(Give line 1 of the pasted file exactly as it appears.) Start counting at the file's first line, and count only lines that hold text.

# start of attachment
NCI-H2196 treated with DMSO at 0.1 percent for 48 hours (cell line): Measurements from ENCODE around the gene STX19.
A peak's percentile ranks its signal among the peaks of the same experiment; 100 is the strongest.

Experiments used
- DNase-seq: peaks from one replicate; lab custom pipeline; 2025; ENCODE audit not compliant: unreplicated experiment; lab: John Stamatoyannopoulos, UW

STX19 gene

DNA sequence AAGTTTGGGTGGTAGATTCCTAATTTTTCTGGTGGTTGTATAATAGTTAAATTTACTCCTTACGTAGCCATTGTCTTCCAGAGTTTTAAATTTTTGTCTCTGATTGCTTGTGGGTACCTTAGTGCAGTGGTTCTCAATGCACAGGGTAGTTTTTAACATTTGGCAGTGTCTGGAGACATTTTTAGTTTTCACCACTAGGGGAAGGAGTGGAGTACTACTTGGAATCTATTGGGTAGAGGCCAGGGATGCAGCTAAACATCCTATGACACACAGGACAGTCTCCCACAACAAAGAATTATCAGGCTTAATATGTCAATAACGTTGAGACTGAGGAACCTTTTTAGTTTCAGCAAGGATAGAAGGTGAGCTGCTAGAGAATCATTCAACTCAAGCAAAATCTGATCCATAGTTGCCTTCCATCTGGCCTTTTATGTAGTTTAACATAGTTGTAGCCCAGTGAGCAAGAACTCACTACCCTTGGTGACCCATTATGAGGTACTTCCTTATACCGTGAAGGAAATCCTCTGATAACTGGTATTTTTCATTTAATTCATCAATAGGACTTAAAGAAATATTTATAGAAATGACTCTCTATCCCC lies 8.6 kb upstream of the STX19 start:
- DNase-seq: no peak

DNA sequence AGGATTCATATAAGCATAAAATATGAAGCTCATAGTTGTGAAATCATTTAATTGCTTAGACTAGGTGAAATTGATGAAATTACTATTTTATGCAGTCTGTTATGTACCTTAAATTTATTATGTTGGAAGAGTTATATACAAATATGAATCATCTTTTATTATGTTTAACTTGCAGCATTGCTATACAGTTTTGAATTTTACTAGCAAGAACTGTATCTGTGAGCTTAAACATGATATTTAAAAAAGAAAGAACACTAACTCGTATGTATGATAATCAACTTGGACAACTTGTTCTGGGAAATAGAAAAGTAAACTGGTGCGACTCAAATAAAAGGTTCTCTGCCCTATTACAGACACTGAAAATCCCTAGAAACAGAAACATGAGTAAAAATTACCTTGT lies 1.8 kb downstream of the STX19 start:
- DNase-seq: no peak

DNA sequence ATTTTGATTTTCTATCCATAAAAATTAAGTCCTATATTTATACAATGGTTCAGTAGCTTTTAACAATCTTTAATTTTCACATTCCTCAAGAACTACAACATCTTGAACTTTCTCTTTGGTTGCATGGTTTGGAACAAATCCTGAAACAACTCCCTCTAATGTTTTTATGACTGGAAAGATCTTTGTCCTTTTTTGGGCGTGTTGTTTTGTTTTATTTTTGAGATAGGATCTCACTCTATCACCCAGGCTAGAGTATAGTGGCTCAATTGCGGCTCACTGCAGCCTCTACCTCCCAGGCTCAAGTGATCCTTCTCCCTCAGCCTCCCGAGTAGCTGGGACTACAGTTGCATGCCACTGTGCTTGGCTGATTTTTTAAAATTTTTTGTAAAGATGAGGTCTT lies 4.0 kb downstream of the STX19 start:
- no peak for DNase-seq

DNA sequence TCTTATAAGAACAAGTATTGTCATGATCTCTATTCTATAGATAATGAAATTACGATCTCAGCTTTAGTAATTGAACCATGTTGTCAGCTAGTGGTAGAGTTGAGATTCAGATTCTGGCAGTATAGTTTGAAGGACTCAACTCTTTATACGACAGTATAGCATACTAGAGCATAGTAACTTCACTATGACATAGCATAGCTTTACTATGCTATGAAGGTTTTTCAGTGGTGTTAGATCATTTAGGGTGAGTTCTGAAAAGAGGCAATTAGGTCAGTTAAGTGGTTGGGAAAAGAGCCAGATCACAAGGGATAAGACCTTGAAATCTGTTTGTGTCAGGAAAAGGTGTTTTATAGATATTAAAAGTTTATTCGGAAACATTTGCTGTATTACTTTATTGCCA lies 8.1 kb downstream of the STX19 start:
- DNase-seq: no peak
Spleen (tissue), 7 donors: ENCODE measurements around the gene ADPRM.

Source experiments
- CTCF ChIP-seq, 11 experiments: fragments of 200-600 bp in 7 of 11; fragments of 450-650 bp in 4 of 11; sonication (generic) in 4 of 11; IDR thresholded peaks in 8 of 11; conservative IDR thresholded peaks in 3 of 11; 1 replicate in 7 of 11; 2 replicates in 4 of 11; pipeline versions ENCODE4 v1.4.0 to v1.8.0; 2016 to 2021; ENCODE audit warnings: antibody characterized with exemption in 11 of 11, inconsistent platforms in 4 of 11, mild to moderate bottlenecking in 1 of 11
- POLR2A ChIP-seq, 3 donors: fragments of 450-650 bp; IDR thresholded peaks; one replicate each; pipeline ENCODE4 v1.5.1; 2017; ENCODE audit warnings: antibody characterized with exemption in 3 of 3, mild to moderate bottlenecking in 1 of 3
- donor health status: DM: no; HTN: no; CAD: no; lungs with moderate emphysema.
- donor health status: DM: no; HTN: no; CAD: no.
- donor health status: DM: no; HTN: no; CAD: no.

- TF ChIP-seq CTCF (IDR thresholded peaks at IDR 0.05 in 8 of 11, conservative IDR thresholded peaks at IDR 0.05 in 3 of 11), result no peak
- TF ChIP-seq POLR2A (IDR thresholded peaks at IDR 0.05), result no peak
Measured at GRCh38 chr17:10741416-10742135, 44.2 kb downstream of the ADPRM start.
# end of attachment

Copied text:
NCI-H2196 treated with DMSO at 0.1 percent for 48 hours (cell line): Measurements from ENCODE around the gene STX19.